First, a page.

AMA: I'm Justin Edmund, the first product design hire at Pinterest.

almost 6 years ago from Justin Edmund, Product Designer at Pinterest

  • Colm TuiteColm Tuite, almost 6 years ago

    What tools do designers at Pinterest use for things like brainstorming, mockups, prototypes, todos, collaboration etc.

    How big a role does code play in the design process at Pinterest?

    What type of tools would you like to see? What parts of the design process do you think we need most help with right now?

    2 points
    • Justin EdmundJustin Edmund, almost 6 years ago

      Most people use Photoshop for design. There's a few Sketch outliers, but we're weeding that out because it isn't a viable tool for the work we do right now and it's more important that everyone be able to easily use anyone else's files. I've seen people use Balsalmiq and Illustrator for wireframes, but I don't wireframe often so I can't talk too much about that.

      The organization uses Asana for tasks and bugs. It's not the best, but it works better than anything else out there.

      The design org uses Basecamp to share progress and gather feedback. It sucks, and I'm looking for a replacement.

      In a few release cycles, we're planning on trying to switch to Layervault for some of the collaboration and delivery stuff.

      Many, but not all, of our designers code. Historically its been pretty difficult to develop on our platform if its not your full-time job, but its getting easier and as a result, more designers have been coding. I make a lot of prototypes, but I probably have one of the higher code competency levels on the team.


      I have a LOT of opinions on design tools. I think Photoshop sucks, but its a lot more capable than Sketch. I don't think either is a viable long-term solution. Albeit new and unhindered by history like Photoshop, Sketch is not on trajectory to be the digital design tool of the next two decades as Photoshop has been.

      In a nutshell, a modern design tool needs to have three things:

      1. Advanced drawing and animation capabilities
      2. The ability to import real data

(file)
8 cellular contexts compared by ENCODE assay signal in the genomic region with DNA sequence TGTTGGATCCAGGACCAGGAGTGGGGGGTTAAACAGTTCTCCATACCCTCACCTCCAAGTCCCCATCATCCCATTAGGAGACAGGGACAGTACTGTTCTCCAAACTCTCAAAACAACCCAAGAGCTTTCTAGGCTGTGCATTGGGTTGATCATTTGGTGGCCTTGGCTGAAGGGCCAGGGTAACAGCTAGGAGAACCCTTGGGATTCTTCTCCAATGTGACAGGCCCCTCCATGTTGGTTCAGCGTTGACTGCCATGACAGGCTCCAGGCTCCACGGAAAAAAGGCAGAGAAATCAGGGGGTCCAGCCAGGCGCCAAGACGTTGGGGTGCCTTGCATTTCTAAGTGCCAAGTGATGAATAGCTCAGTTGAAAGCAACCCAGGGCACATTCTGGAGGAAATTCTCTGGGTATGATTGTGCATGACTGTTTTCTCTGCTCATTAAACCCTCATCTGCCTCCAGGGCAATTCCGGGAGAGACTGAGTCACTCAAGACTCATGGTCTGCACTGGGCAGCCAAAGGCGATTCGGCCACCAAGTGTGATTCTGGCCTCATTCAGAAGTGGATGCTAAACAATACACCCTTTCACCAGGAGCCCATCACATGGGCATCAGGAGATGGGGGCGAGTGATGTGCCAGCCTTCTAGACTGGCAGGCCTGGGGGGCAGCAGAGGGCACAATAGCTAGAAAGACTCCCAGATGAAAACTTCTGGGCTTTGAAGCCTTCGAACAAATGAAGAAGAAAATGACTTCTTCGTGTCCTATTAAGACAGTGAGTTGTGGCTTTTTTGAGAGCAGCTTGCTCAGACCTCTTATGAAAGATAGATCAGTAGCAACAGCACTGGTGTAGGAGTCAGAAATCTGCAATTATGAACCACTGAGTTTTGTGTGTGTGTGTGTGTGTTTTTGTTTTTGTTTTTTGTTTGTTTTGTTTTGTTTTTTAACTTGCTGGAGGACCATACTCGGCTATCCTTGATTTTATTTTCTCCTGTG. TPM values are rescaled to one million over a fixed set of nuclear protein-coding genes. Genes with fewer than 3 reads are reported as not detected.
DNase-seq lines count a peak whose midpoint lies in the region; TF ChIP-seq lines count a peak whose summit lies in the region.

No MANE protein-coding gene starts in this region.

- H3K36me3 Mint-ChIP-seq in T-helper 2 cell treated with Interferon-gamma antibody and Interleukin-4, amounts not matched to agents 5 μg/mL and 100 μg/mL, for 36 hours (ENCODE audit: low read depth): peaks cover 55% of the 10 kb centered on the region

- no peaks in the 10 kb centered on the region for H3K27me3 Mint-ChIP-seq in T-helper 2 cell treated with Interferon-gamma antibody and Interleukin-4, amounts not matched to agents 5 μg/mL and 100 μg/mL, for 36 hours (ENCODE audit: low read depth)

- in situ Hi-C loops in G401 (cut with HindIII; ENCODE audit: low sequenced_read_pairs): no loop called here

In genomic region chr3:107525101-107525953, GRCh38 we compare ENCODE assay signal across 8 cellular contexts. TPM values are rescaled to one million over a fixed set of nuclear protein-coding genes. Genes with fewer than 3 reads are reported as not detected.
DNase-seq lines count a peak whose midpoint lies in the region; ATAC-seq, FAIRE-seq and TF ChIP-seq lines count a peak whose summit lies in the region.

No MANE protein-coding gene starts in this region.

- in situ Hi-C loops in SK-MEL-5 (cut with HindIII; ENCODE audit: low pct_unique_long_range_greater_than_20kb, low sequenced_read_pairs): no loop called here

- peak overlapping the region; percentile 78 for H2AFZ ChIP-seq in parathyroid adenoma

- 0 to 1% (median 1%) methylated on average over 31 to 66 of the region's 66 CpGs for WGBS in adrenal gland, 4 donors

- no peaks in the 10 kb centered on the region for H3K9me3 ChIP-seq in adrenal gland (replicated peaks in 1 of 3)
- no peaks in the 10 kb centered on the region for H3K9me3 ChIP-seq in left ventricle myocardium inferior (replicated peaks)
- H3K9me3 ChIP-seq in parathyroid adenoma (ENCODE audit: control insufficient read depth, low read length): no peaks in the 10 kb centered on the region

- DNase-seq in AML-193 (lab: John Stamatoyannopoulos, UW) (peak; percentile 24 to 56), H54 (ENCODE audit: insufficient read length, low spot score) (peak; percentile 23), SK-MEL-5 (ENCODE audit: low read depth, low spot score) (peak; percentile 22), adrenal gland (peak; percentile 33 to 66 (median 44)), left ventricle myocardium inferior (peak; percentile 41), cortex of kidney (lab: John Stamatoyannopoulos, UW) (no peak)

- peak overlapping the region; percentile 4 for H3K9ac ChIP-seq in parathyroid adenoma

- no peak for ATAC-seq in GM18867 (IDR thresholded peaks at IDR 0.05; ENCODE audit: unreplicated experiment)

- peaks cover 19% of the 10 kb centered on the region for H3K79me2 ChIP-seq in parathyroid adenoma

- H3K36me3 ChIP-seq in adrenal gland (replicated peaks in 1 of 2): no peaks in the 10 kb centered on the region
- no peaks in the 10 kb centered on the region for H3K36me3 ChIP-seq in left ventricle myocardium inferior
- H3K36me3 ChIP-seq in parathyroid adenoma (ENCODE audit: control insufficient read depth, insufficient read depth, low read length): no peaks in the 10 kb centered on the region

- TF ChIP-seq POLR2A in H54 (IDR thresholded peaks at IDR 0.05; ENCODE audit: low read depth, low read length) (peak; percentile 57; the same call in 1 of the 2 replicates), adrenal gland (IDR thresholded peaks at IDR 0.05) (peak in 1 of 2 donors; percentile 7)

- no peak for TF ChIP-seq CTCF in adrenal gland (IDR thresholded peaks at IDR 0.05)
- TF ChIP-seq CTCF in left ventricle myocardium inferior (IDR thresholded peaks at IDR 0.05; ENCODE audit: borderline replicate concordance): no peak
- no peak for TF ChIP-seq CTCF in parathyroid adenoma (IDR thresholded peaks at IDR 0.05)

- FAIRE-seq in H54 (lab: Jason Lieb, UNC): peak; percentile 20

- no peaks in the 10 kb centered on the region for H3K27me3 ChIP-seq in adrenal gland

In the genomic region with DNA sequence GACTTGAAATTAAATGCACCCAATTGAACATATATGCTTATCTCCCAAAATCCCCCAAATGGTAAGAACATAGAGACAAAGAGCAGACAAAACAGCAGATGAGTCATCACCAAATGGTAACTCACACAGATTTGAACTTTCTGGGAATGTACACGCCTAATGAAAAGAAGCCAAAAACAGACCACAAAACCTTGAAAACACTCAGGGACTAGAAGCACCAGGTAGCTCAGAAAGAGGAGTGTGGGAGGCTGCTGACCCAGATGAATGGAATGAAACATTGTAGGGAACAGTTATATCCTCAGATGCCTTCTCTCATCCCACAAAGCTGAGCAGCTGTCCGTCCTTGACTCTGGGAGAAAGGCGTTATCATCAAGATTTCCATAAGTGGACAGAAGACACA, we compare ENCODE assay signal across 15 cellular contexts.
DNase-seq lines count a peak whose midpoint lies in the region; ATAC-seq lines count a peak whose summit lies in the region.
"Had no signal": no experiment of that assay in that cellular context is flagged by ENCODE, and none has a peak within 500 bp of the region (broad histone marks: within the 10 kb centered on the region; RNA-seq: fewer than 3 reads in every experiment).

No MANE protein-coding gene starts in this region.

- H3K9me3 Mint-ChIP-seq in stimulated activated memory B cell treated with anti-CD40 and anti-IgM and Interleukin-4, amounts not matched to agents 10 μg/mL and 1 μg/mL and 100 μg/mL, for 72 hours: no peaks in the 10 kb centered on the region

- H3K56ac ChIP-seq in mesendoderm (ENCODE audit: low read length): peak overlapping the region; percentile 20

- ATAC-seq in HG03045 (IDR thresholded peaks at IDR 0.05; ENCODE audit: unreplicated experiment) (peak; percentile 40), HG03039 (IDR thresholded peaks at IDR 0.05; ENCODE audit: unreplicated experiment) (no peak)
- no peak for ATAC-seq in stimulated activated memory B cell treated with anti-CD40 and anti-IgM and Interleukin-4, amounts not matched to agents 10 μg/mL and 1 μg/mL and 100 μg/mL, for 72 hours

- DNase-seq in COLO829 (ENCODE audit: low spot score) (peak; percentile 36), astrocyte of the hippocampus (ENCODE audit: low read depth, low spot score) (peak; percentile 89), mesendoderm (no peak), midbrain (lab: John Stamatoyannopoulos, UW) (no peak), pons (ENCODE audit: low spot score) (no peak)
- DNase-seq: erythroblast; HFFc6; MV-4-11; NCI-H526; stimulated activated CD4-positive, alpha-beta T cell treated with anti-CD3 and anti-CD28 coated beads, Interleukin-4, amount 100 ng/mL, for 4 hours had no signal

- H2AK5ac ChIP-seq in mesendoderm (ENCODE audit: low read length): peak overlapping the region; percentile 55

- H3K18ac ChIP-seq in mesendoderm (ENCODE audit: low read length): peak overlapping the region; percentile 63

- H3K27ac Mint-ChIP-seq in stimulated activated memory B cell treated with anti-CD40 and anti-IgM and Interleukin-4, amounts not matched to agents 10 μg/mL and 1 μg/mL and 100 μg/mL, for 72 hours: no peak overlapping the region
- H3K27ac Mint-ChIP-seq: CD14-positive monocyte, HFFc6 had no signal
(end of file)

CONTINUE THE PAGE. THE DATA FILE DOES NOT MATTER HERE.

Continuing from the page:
3. The ability to define behaviors and information architecture

      We have the first in tools like Photoshop, Sketch, After Effects, Flinto, Keynote, etc. But you have to jump between programs to access different parts. There are tools that let you do information architecture, but you can only get to real data and behaviors in code. We're good enough at this software thing that it doesn't have to be like that.

      I have a whole essay on this waiting for me to have time to edit and design some stuff in Editorially. This isn't the last you'll hear from me about this.

      3 points
      • Tierney CyrenTierney Cyren, almost 6 years ago

        What are your thoughts on designing in the browser? Would you prefer that to Photoshop, for yourself and/or for the whole team?

        0 points
        • Justin EdmundJustin Edmund, almost 6 years ago

          No. Designing in the browser lets you iterate on one idea really quickly with very little effort, but doesn't lend itself much to designing many very different directions in parallel.

          In a perfect world, you can either do everything in a really advanced design tool, or switch between code and Photoshop quickly and frequently. Code is good for knowing how something feels and finding weird edge cases, but that's it.

          While I outlined some of its high-level features above, the tool I'd rather the team use unfortunately does not exist.

          3 points